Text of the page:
# Numpy overflow in short scalars

## Question:

I have a large .wav file array (200k samples) loaded in with scipy.io.wavfile. I tried to make a histogram of the data using matplotlib.pyplot hist with auto binning. It returned the error:

```
ValueError: Number of samples, -72, must be non-negative.
```

So I decided to set the bins myself using binwidth=1000:

```
min_bin = np.min(data[peaks])
max_bin = np.max(data[peaks])
plt.hist(data[peaks], bins=np.arange(min_bin,max_bin, binwidth))
```

When I do this, it gives the error:

```
RuntimeWarning: overflow encountered in short_scalars
from scipy.io import wavfile
```

Here are the type print outs of min_bin, max_bin, data:

```
Type min_bin: <class 'numpy.int16'> max_bin: <class 'numpy.int16'>
min_bin: -21231 max_bin: 32444
Type data <class 'numpy.ndarray'>
```

**The problem seems to be with np.arange which fails when I provide it the bin range from the np.max and np.min .wav array values.** When I manually type the max and min integer values into np.arange it has no problem. My hypothesis is that it is some sort of addressing error when referencing the .wav array but not sure how to fix it or why it is occurring.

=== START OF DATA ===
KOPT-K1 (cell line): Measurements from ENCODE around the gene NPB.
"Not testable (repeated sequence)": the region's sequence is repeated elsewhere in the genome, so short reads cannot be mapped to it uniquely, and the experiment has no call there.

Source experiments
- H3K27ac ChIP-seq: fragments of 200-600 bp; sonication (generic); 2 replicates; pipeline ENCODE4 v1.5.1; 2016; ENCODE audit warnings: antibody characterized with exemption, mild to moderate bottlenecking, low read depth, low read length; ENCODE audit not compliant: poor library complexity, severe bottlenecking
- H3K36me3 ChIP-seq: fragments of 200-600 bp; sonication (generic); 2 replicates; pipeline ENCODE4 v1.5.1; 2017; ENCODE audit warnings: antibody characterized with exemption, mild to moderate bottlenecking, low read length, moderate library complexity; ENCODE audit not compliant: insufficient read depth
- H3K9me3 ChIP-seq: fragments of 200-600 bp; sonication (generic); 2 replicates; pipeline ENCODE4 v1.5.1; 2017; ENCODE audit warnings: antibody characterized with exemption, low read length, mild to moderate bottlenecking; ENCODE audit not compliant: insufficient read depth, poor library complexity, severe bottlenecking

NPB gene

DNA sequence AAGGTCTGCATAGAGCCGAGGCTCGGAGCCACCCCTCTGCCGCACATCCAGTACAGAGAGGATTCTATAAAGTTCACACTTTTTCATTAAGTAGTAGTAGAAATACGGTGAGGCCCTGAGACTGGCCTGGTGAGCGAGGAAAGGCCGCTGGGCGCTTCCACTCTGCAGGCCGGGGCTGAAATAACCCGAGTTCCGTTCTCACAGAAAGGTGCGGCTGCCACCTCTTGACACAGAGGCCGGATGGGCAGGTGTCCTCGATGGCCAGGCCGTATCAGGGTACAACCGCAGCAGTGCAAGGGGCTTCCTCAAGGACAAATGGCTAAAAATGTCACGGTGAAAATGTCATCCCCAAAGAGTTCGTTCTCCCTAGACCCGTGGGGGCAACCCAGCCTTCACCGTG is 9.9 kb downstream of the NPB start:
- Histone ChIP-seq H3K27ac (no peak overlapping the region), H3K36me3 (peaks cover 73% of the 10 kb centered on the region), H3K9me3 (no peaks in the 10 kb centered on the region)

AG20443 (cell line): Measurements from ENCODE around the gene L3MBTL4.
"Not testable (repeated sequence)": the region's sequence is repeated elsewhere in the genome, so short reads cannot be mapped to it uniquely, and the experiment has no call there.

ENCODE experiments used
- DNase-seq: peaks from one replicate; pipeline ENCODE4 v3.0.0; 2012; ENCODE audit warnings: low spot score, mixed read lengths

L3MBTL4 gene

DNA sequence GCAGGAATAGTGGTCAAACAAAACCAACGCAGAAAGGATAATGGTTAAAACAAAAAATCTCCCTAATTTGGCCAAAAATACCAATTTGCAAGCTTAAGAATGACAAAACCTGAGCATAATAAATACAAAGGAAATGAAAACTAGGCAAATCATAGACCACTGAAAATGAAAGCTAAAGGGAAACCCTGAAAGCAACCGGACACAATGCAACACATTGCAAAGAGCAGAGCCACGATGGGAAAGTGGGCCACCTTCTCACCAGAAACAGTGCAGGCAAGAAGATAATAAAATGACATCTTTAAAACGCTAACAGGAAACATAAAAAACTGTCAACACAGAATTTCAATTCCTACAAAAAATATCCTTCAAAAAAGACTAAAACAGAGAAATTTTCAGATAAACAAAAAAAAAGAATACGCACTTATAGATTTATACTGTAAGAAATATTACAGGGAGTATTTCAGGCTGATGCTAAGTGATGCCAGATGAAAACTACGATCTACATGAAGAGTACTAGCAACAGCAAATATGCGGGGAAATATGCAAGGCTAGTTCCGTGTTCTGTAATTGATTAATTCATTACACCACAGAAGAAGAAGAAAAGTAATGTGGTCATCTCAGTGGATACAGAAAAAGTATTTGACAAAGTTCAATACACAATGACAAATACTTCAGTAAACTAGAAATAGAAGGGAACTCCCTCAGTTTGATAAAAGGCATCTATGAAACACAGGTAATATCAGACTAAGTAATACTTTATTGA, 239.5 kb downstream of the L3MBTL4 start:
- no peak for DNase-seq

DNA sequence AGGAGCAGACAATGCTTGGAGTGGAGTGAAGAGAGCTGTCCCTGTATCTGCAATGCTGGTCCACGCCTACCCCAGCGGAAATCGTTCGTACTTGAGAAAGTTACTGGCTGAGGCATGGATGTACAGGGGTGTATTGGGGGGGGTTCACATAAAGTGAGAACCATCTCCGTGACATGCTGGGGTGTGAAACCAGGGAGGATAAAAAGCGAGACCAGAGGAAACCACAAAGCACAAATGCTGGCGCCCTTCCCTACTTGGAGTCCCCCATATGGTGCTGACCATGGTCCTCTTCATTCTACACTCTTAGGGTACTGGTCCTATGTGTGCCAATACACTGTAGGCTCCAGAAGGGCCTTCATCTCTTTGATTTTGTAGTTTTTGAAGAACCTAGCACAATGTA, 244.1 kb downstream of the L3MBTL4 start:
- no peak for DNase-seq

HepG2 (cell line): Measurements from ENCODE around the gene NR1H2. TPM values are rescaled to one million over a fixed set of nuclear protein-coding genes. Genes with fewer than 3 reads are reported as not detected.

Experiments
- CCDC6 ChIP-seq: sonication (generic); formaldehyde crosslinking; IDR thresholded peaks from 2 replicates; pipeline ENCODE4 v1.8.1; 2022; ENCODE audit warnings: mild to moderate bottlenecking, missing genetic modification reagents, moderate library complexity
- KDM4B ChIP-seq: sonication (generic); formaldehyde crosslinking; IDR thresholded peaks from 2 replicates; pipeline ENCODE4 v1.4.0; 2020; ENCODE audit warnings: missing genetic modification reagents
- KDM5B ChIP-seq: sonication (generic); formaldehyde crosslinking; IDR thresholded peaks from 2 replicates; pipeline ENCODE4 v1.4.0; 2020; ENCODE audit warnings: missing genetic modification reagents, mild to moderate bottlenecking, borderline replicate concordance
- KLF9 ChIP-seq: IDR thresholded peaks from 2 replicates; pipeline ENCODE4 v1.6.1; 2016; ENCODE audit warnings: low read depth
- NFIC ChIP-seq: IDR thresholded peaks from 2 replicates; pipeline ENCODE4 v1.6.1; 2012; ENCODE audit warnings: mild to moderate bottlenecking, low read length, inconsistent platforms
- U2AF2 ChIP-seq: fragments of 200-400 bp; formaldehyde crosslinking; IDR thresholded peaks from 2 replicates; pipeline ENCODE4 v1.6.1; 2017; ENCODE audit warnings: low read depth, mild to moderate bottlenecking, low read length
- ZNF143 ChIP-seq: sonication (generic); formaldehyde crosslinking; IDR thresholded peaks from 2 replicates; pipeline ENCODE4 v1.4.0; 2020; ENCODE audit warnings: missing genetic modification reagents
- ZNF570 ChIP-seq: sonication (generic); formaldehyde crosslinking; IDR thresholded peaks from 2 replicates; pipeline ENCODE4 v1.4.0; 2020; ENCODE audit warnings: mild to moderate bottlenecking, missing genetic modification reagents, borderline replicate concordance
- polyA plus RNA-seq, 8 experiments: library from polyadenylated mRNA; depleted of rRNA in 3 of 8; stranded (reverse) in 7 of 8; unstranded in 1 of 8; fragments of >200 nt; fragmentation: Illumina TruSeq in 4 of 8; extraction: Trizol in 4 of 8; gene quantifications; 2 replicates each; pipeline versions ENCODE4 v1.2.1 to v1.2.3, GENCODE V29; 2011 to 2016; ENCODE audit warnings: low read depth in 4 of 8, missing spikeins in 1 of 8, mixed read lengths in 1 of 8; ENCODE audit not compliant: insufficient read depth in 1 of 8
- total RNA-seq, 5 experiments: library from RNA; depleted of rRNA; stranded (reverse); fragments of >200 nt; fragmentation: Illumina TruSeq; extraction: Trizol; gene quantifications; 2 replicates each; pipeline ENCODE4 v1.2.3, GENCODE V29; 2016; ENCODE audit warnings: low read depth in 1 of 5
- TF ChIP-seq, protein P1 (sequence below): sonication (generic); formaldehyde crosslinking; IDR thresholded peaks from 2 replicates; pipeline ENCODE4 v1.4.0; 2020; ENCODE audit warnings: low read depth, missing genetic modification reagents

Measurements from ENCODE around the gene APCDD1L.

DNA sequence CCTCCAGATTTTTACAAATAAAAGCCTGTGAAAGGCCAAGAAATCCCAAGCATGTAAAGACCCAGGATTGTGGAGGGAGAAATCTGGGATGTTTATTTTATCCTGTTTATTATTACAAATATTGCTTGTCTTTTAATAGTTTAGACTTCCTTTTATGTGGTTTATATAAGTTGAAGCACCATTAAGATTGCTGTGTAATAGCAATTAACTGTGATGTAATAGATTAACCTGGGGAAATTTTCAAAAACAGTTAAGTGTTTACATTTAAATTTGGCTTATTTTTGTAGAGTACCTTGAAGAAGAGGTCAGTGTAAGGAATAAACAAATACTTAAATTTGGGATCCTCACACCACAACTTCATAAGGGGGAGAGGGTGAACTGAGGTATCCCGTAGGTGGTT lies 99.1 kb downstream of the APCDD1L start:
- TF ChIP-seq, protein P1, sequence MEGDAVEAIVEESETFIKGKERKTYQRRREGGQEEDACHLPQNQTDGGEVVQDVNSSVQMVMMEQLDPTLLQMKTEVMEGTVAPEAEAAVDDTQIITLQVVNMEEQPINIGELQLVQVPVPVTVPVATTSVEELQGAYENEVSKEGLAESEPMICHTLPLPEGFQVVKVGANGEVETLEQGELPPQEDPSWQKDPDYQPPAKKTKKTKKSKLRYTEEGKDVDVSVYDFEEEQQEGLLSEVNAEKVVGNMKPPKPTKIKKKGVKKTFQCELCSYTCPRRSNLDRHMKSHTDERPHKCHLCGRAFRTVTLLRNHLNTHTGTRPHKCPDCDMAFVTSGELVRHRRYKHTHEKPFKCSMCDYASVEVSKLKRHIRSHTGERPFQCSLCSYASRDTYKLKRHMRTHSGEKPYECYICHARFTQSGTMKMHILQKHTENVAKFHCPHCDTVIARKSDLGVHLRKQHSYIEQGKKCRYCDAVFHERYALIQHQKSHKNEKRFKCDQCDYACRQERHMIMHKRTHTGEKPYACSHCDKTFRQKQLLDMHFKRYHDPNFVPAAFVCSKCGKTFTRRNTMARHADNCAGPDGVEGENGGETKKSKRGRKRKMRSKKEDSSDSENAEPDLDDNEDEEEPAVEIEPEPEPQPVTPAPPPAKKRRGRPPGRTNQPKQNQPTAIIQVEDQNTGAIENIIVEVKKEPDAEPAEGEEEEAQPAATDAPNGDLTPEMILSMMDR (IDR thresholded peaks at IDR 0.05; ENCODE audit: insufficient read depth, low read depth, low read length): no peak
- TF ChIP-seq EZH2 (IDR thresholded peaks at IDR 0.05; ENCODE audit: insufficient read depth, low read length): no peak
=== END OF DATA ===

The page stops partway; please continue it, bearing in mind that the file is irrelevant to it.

## Answers:

As part of the computation of the length of the array, `numpy.arange`

calculates `stop - start`

, in Python object arithmetic. When `stop`

and `start`

are `numpy.int16(32444)`

and `numpy.int16(-21231)`

, this subtraction overflows and produces `numpy.int16(-11861)`

. This is where the warning comes from. The nonsense value leads `numpy.arange`

to believe that the result should be a length-0 array.

The workaround is simple; just convert the arguments to `int`

s first. The dtype of the array itself can still be set to `np.int16`

to save space, since that’s all you need to store the necessary data.

```
min_bin = int(np.min(data[peaks]))
max_bin = int(np.max(data[peaks]))
plt.hist(data[peaks], bins=np.arange(min_bin, max_bin, binwidth, dtype=np.int16))
```